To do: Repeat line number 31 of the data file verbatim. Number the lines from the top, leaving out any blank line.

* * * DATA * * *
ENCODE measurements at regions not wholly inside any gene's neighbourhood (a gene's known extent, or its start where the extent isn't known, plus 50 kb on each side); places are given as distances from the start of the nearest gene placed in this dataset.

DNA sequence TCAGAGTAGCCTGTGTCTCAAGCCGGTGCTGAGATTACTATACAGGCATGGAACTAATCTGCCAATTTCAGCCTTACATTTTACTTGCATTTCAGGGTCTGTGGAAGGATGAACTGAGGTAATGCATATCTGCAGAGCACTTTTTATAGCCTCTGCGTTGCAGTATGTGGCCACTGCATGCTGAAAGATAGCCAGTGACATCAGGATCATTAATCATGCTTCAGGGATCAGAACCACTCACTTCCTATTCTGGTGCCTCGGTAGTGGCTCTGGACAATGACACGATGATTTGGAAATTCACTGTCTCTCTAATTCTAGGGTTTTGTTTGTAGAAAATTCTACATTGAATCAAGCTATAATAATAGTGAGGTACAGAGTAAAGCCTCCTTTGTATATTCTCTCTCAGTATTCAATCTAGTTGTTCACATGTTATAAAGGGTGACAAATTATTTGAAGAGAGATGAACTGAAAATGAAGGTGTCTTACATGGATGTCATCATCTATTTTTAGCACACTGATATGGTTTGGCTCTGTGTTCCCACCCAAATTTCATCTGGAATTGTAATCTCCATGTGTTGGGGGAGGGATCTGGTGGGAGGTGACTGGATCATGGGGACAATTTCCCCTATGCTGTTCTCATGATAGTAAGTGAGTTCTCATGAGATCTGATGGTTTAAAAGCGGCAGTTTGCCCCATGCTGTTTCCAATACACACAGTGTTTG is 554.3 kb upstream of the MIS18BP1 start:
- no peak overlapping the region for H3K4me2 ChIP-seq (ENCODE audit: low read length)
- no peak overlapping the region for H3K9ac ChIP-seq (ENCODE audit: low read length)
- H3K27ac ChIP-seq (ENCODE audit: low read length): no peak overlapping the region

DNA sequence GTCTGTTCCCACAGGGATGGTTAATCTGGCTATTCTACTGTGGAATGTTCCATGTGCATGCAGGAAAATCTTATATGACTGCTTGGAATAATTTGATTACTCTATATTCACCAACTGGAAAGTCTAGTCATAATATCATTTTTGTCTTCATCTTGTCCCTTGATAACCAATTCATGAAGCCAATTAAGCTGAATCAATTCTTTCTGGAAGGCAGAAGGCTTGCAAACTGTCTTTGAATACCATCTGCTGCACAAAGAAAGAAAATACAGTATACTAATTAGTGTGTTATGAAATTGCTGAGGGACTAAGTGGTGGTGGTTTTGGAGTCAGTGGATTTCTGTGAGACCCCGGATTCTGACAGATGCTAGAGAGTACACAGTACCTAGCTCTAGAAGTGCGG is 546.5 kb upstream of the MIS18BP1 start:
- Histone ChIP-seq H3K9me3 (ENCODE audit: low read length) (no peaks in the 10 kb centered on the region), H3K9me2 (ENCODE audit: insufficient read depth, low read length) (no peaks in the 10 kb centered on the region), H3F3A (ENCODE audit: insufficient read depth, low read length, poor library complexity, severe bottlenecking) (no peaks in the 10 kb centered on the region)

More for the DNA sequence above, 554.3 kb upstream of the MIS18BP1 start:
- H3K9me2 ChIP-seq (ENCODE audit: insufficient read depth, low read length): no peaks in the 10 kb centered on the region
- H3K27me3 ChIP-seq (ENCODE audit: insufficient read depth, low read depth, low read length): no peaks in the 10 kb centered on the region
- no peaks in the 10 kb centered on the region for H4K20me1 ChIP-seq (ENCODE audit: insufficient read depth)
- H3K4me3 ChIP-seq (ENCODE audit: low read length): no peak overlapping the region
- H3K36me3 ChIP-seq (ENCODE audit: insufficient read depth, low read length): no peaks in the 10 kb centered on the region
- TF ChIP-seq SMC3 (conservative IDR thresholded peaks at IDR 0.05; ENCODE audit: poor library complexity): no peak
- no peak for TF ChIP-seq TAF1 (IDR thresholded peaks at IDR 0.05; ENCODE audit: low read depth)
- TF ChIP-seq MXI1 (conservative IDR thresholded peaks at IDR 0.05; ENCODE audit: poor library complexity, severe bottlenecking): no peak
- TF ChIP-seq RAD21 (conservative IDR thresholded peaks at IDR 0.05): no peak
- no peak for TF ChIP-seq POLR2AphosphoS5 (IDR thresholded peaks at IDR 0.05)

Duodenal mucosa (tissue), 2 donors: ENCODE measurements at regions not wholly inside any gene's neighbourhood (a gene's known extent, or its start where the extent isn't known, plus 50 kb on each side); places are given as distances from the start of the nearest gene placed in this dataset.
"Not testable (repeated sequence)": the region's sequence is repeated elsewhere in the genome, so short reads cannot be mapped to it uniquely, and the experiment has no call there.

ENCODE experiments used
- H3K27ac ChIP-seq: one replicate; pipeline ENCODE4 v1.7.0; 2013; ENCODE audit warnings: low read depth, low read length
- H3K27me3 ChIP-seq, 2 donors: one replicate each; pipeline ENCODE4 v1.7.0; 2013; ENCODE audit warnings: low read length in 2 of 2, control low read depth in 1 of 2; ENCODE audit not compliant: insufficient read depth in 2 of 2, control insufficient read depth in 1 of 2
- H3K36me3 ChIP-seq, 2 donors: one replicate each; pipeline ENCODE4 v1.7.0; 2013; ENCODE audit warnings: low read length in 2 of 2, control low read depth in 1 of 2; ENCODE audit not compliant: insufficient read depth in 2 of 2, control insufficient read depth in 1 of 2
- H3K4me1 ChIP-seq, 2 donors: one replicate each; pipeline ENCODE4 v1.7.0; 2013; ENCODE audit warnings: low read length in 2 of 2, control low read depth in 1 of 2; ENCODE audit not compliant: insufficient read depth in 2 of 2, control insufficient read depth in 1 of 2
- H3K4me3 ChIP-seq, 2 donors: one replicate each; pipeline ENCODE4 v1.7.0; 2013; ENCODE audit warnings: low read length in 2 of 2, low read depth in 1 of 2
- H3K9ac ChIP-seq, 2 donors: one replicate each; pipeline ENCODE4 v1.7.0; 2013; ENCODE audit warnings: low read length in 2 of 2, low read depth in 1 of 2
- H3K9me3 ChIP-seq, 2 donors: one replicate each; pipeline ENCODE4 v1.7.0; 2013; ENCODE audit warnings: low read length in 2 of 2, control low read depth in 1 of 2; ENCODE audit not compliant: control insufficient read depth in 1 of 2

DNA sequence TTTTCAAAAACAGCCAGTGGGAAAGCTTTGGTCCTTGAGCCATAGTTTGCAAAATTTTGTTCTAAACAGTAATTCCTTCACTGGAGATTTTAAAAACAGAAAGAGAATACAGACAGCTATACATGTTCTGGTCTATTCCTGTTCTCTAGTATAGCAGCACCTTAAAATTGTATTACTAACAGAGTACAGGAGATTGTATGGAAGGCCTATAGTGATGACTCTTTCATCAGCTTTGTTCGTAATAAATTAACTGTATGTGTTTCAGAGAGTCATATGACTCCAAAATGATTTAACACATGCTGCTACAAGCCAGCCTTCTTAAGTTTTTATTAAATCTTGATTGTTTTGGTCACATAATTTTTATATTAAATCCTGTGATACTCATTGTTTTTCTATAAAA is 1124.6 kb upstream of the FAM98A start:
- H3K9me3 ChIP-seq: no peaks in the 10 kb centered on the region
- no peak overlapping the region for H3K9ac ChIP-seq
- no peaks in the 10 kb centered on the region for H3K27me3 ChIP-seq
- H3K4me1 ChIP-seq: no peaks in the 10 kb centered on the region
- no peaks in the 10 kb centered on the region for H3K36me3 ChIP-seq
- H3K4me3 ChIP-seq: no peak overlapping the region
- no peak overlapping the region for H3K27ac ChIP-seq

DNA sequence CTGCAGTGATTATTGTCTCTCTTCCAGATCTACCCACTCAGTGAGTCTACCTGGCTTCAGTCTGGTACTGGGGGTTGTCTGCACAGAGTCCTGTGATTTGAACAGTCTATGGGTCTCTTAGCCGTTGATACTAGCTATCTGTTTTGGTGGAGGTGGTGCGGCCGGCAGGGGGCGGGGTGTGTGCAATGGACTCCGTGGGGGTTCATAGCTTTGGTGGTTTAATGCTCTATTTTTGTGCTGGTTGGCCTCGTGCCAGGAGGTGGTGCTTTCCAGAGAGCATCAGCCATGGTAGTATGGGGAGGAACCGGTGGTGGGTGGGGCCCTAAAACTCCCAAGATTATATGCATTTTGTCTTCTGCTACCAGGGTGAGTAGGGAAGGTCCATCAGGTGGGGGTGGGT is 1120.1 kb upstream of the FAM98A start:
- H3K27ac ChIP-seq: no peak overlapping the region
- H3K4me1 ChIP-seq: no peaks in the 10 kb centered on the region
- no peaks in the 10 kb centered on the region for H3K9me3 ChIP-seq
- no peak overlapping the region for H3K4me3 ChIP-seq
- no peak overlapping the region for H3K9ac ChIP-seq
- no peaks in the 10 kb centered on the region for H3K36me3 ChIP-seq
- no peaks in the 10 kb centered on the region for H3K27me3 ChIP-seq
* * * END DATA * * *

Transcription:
- no peak overlapping the region for H3K9ac ChIP-seq